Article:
CHERRY HILL, N.J., March 24, 2014 /PRNewswire/ -- Forty-two percent of those in relationships who have joint bank accounts also maintain individual accounts, according to research released today by TD Bank, America's Most Convenient Bank ® . The study, which is an extension of the TD Bank Checking Experience Index, surveyed more than 1,000 Americans who are either married or living with a significant other to explore how couples of all ages structure their bank accounts.
The survey revealed that couples who maintain individual accounts do so for a variety of reasons, ranging from independence to convenience to emergencies. The survey also identified generational distinctions including the fact that Millennials (ages 18-34) are more likely to merge finances before marriage relative to their older counterparts.
"When merging finances, it's a good idea stop by your local bank and have a conversation about what account options are the best fit for you and your partner's specific needs," said Lindsay Sacknoff, Senior Vice President, Head of Retail Deposit Products, TD Bank. "Maintaining multiple accounts may offer better interest rates and combining incomes in a joint account could mean access to premium benefits like reimbursement for out of network ATM costs."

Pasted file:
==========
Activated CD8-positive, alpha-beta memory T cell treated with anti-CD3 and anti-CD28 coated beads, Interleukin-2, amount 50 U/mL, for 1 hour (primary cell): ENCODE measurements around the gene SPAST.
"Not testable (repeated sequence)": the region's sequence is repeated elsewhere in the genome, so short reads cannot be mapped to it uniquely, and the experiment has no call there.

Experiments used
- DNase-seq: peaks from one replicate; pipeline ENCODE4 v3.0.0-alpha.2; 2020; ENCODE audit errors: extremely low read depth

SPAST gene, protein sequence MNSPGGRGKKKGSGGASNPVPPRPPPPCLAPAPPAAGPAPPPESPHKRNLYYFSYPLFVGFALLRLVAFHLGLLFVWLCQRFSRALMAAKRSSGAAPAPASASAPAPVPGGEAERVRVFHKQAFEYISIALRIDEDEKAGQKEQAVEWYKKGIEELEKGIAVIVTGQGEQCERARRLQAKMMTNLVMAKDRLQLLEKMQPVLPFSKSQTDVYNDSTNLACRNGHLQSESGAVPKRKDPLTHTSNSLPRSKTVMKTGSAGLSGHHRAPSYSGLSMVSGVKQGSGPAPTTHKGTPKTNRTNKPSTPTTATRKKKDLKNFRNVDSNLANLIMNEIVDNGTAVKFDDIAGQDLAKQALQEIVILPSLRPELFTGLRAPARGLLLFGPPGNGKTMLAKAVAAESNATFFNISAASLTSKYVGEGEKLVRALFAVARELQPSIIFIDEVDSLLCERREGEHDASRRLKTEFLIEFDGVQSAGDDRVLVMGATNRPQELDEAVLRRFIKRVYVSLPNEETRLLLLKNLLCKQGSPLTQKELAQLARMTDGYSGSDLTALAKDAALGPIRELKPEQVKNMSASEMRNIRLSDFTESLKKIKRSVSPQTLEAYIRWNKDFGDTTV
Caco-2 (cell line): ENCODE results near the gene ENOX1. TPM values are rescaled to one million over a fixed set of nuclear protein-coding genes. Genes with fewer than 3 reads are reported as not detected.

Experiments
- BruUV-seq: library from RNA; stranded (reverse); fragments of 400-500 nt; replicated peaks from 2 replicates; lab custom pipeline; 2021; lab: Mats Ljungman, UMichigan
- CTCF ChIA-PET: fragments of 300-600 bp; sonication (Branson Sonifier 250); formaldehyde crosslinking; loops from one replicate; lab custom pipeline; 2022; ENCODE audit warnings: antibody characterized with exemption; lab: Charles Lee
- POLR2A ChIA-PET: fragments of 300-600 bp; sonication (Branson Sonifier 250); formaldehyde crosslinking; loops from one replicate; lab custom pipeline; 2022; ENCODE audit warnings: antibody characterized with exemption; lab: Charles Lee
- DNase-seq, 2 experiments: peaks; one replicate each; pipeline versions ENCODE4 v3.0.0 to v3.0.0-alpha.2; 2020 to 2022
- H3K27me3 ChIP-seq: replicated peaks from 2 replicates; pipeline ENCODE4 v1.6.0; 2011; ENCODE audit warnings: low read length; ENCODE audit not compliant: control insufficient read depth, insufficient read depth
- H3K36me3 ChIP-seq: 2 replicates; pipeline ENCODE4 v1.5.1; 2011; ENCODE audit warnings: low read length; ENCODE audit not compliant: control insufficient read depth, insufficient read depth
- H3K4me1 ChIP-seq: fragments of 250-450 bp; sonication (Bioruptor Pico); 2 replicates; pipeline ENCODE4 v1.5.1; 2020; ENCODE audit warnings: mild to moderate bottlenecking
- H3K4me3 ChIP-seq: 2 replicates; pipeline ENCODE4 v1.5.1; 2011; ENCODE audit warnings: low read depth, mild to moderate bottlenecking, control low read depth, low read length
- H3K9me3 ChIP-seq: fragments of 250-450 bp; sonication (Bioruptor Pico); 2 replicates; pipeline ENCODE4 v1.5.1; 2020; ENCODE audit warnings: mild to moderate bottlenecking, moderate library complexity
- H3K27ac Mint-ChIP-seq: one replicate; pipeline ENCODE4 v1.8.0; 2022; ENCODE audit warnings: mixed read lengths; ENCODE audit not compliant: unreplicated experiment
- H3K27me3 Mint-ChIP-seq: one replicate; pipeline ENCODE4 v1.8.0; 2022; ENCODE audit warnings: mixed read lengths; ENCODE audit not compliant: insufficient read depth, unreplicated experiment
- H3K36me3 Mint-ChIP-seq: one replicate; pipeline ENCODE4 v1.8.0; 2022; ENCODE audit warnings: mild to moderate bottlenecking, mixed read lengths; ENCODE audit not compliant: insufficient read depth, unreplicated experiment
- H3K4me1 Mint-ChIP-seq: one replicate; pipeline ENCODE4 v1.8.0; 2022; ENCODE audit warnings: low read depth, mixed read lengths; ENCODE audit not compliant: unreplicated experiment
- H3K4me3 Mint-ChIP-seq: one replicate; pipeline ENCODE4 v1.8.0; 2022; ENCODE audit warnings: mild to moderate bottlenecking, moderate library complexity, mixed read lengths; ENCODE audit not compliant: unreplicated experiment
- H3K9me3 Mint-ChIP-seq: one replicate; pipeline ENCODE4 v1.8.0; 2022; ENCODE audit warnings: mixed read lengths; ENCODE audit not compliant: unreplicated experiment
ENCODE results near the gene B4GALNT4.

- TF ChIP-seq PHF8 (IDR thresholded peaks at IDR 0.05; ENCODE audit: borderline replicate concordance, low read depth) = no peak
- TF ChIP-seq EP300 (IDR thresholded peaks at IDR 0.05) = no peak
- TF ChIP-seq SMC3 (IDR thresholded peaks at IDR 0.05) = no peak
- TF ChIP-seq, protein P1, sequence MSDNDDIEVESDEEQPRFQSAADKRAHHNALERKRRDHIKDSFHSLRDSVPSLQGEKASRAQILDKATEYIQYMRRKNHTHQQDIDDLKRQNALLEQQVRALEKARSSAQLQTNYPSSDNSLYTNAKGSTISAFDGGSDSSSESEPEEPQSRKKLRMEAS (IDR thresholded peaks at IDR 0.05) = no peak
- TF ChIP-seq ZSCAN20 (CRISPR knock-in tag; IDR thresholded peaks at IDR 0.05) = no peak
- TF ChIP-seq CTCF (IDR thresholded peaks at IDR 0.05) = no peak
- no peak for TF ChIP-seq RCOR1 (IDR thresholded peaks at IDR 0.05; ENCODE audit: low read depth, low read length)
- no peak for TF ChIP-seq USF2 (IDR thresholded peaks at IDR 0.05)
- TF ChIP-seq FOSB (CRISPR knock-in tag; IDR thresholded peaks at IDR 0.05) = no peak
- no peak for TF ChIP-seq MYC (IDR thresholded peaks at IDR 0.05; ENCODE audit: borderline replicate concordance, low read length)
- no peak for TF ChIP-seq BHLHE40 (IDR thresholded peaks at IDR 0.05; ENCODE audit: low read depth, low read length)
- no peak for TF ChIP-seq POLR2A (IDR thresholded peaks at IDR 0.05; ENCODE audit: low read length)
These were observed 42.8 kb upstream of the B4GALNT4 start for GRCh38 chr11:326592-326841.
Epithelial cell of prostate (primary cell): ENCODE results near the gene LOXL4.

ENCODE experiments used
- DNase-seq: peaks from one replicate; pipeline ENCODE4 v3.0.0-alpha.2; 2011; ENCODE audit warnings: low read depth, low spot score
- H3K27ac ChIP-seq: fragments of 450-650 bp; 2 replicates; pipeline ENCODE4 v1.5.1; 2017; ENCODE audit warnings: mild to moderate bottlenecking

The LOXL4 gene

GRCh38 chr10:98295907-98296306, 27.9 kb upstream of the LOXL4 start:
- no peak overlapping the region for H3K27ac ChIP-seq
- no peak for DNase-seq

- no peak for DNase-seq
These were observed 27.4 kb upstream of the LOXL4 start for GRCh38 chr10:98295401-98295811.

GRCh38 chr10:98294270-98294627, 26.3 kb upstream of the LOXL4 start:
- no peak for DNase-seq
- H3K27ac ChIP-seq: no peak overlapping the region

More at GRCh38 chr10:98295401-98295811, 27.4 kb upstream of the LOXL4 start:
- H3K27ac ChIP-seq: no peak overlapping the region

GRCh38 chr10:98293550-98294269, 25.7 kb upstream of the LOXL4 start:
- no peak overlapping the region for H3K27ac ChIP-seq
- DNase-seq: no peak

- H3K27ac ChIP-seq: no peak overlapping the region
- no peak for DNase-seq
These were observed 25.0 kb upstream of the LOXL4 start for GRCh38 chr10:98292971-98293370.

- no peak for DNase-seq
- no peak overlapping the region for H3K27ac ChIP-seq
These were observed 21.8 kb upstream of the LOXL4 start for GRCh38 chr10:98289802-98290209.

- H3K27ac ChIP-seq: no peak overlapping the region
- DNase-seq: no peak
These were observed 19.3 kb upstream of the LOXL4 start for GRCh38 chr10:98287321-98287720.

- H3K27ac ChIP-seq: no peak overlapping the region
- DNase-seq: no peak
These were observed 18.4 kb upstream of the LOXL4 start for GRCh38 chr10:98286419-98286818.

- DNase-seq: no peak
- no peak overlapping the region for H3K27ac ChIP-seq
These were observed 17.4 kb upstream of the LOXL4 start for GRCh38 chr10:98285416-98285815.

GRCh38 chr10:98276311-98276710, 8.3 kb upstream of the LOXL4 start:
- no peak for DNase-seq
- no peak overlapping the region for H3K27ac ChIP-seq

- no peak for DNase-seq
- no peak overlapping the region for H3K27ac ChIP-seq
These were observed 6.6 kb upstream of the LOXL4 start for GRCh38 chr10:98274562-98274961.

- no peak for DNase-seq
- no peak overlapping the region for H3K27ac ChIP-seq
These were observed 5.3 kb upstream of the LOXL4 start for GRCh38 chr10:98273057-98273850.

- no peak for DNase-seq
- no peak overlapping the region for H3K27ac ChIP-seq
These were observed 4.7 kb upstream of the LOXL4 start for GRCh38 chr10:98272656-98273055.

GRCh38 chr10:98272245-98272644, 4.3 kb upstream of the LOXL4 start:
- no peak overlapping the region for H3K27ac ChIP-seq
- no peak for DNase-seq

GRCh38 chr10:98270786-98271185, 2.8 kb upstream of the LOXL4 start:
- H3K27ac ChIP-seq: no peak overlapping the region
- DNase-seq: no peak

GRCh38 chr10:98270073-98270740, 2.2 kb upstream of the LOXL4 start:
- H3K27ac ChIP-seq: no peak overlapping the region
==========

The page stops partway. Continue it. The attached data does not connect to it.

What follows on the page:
Why Maintain Separate Accounts?The TD Bank survey indicated that:
- Thirty-eight percent of individuals in relationships who maintain separate accounts said they do so for independence, making it the top reason for holding individual accounts.
- Forty-three percent of women ranked independence as their top reason for keeping separate accounts, while only 34 percent of men said the same.
- Twenty percent of respondents kept separate accounts to ensure they had funds available for individual needs like emergencies and personal spending.
- Sixteen percent of the total population noted convenience and ease of budgeting and paying bills as a reason to have separate accounts. Men were 38 percent more likely than woman to cite convenience as a reason for keeping separate accounts.
- Only seven percent of respondents cited privacy as a reason to retain an individual account.